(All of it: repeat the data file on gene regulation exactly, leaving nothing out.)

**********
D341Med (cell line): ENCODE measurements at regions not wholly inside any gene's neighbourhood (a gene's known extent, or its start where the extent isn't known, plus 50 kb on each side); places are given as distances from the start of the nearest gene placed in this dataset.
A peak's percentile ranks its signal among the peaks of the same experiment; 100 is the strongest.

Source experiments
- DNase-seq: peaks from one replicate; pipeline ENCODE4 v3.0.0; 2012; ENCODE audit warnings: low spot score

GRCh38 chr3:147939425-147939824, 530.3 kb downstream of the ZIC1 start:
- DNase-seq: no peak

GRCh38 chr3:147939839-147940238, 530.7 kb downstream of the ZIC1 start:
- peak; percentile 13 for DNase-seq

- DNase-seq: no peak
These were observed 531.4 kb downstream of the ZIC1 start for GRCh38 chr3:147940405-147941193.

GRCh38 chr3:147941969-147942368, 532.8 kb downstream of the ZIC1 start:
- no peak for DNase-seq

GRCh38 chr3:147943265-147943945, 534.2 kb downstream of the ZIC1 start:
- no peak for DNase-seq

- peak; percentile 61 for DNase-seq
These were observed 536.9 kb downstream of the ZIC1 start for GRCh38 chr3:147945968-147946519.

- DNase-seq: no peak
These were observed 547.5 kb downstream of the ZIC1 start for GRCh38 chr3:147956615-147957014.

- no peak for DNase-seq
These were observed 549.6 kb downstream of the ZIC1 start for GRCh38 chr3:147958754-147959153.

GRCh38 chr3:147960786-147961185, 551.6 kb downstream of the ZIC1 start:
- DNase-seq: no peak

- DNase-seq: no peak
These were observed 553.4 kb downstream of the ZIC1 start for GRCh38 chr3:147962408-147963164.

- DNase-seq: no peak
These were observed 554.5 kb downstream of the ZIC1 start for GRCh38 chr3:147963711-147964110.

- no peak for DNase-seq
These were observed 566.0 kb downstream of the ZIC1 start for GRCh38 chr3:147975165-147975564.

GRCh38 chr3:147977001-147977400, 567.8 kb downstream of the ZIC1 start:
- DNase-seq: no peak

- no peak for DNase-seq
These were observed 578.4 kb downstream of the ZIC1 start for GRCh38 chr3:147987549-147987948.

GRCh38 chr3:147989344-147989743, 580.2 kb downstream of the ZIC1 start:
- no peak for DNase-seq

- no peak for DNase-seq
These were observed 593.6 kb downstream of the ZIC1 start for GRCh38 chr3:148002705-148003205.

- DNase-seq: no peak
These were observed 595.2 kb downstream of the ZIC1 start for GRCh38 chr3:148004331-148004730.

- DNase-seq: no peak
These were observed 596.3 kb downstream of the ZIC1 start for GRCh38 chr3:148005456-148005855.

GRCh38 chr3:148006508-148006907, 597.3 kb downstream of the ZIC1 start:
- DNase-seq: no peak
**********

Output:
D341Med (cell line): ENCODE measurements at regions not wholly inside any gene's neighbourhood (a gene's known extent, or its start where the extent isn't known, plus 50 kb on each side); places are given as distances from the start of the nearest gene placed in this dataset.
A peak's percentile ranks its signal among the peaks of the same experiment; 100 is the strongest.

Source experiments
- DNase-seq: peaks from one replicate; pipeline ENCODE4 v3.0.0; 2012; ENCODE audit warnings: low spot score

GRCh38 chr3:147939425-147939824, 530.3 kb downstream of the ZIC1 start:
- DNase-seq: no peak

GRCh38 chr3:147939839-147940238, 530.7 kb downstream of the ZIC1 start:
- peak; percentile 13 for DNase-seq

- DNase-seq: no peak
These were observed 531.4 kb downstream of the ZIC1 start for GRCh38 chr3:147940405-147941193.

GRCh38 chr3:147941969-147942368, 532.8 kb downstream of the ZIC1 start:
- no peak for DNase-seq

GRCh38 chr3:147943265-147943945, 534.2 kb downstream of the ZIC1 start:
- no peak for DNase-seq

- peak; percentile 61 for DNase-seq
These were observed 536.9 kb downstream of the ZIC1 start for GRCh38 chr3:147945968-147946519.

- DNase-seq: no peak
These were observed 547.5 kb downstream of the ZIC1 start for GRCh38 chr3:147956615-147957014.

- no peak for DNase-seq
These were observed 549.6 kb downstream of the ZIC1 start for GRCh38 chr3:147958754-147959153.

GRCh38 chr3:147960786-147961185, 551.6 kb downstream of the ZIC1 start:
- DNase-seq: no peak

- DNase-seq: no peak
These were observed 553.4 kb downstream of the ZIC1 start for GRCh38 chr3:147962408-147963164.

- DNase-seq: no peak
These were observed 554.5 kb downstream of the ZIC1 start for GRCh38 chr3:147963711-147964110.

- no peak for DNase-seq
These were observed 566.0 kb downstream of the ZIC1 start for GRCh38 chr3:147975165-147975564.

GRCh38 chr3:147977001-147977400, 567.8 kb downstream of the ZIC1 start:
- DNase-seq: no peak

- no peak for DNase-seq
These were observed 578.4 kb downstream of the ZIC1 start for GRCh38 chr3:147987549-147987948.

GRCh38 chr3:147989344-147989743, 580.2 kb downstream of the ZIC1 start:
- no peak for DNase-seq

- no peak for DNase-seq
These were observed 593.6 kb downstream of the ZIC1 start for GRCh38 chr3:148002705-148003205.

- DNase-seq: no peak
These were observed 595.2 kb downstream of the ZIC1 start for GRCh38 chr3:148004331-148004730.

- DNase-seq: no peak
These were observed 596.3 kb downstream of the ZIC1 start for GRCh38 chr3:148005456-148005855.

GRCh38 chr3:148006508-148006907, 597.3 kb downstream of the ZIC1 start:
- DNase-seq: no peak